Verify First Act Would Require U.S Citizenship or Legal Status Proof to Access Health Care Subsidies

Jun 15, 2017
11:21 AM

At around 4pm on Tuesday, the U.S House of Representatives passed the Verify First Act, which would require people to have their immigration status verified before receiving any advance payments for health care tax credit.

“No advance payment of the credit allowed… with respect to any premium [health care coverage]… with respect to any individual shall be made unless the Secretary [of Treasury] has verified the individual’s status as a citizen or national of the United States or an alien lawfully present in the U.S.,” part of the bill read.

According to the bill, the Social Security Administration or the Department of Homeland Security (DHS) would first have to verify a person’s immigration status through a social security number. Individual taxpayer identification numbers would not be accepted.

After that, the DHS would need to notify the Department of Health and Human Services (HHS) about the applicant’s immigration status. Once the Department of the Treasury receives confirmation from HHS, the applicant can finally receive the tax credit to enroll and access health care within the Affordable Care Act (ACA) marketplace.

Even though proof of U.S citizenship or legal immigration status is already a requirement to apply for this tax credit, critics of the bill say this verification process would make the application process longer and may delay the advance payments for those who apply for such credit.

“This legislation is based on a faulty premise about immigrants unlawfully obtaining certain health care subsidies, and its enactment would endanger public health,” said Vanita Gupta of the Leadership Conference on Civil and Human Rights, a coalition of 200 organization advocating for civil and human rights in the United States, in a letter to the House prior to the vote.

The ACA offers subsidies and premium tax credits to low-income families to reduce the cost that help them to purchase health insurance within the marketplace. One way to receive subsidies is through the advance payments. The Internal Revenue Service (IRS) can pay directly the insurer reducing the cost of the premium.

Republican Congressman of Pennsylvania Lou Barletta first introduced the Verify First Act on May 22. This comes after a 2016 Senate report showed that at least 500,000 people unable to verify their immigration status received tax credit.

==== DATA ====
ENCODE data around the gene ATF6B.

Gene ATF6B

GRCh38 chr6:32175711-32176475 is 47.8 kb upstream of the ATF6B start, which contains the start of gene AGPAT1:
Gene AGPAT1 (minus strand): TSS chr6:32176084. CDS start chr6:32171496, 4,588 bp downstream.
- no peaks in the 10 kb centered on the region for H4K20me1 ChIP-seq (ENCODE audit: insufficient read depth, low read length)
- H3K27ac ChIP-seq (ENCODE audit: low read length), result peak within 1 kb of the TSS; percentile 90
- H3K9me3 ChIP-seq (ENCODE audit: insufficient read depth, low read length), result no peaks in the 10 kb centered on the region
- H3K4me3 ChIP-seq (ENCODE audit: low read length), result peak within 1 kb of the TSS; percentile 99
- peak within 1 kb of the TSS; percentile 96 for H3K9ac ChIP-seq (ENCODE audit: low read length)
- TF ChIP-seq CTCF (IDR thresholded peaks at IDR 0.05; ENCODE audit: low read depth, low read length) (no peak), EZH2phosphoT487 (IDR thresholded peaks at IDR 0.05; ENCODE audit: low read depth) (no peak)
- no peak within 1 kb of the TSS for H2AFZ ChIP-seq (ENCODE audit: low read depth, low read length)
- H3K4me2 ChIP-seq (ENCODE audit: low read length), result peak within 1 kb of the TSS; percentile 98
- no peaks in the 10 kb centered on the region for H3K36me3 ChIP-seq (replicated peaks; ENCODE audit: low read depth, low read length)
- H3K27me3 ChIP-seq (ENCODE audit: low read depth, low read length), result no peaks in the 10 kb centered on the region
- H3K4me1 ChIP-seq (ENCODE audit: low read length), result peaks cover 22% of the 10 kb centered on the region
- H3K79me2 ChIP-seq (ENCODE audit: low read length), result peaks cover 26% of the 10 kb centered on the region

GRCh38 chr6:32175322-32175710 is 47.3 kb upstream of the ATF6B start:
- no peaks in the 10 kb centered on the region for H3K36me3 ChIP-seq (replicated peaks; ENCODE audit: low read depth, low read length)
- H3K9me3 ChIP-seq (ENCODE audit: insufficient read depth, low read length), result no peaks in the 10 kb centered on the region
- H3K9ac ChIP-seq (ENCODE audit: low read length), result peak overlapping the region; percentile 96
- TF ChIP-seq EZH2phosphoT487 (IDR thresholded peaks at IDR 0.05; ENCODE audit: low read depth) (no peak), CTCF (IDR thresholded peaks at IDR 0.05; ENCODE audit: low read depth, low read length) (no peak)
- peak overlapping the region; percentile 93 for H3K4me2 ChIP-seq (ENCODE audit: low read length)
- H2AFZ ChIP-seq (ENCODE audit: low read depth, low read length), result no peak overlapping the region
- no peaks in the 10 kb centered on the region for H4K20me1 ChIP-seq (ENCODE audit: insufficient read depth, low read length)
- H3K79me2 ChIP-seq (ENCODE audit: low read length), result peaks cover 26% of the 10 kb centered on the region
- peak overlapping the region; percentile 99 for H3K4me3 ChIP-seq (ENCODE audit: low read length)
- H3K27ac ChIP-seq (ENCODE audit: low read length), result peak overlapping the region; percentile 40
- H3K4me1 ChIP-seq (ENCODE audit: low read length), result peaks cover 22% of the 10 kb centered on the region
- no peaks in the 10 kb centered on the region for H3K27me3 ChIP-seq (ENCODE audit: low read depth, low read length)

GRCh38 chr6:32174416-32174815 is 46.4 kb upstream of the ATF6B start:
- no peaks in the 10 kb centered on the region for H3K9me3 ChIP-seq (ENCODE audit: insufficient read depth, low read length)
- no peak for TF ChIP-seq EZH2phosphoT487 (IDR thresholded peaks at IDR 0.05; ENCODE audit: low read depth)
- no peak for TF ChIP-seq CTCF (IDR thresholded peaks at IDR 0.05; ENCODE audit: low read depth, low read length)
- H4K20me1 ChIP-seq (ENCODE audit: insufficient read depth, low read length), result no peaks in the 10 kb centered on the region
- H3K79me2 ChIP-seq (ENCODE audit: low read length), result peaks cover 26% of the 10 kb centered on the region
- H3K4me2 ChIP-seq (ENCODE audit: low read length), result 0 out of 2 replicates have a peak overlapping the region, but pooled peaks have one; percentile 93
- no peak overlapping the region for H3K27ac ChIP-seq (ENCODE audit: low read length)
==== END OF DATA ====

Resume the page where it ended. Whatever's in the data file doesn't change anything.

“The Centers for Medicare and Medicaid Services (CMS), distributed approximately $750 million in taxpayer funds in the form of tax credits, and anticipates that the IRS is unable to fully recoup the funds,” the report said.

Currently, the marketplaces within the ACA are the ones responsible to verify applicants’ immigration status.

Organizations in support for the bill are using the argument that many undocumented people are receiving tax credit to access health care.

“Hard-working Americans and legal residents already are struggling to pay for their own health care. There is simply no excuse for the Federal government to force them to subsidize health care for illegal aliens through taxpayer-funded credits,” said part of a statement released by NumbersUSA, a conservative immigration organization that supports the bill.

The Trump’s administration is also showing support for the bill:

“By eliminating the practice of providing advance payments while an applicant’s immigration status is being verified, this bill stems the flow of payments to ineligible individuals under Obamacare and strengthens the ability of the Administration to ensure premium tax credits will be appropriately provided to eligible individuals under the American Health Care Act of 2017 (AHCA).”

However, there is no proof that the 500,000 people unable to demonstrate their immigration status were undocumented.

“This is a dangerous bill that puts up roadblocks for both citizens and immigrants to obtain timely, affordable health insurance,” read a statement released by Indivisible Guide, a progressive organization in resistance to the Trump’s administration opposing the bill.

The bill passed with 238 votes (including seven Democrats), while 184 opposed it. It still needs to be passed by the Senate and signed by President Trump for it to become a law.


María Camila Montañez is a journalism student at CUNY Graduate School of Journalism’s Spanish-language program. She is originally from Colombia and tweets from @mariacmontanez.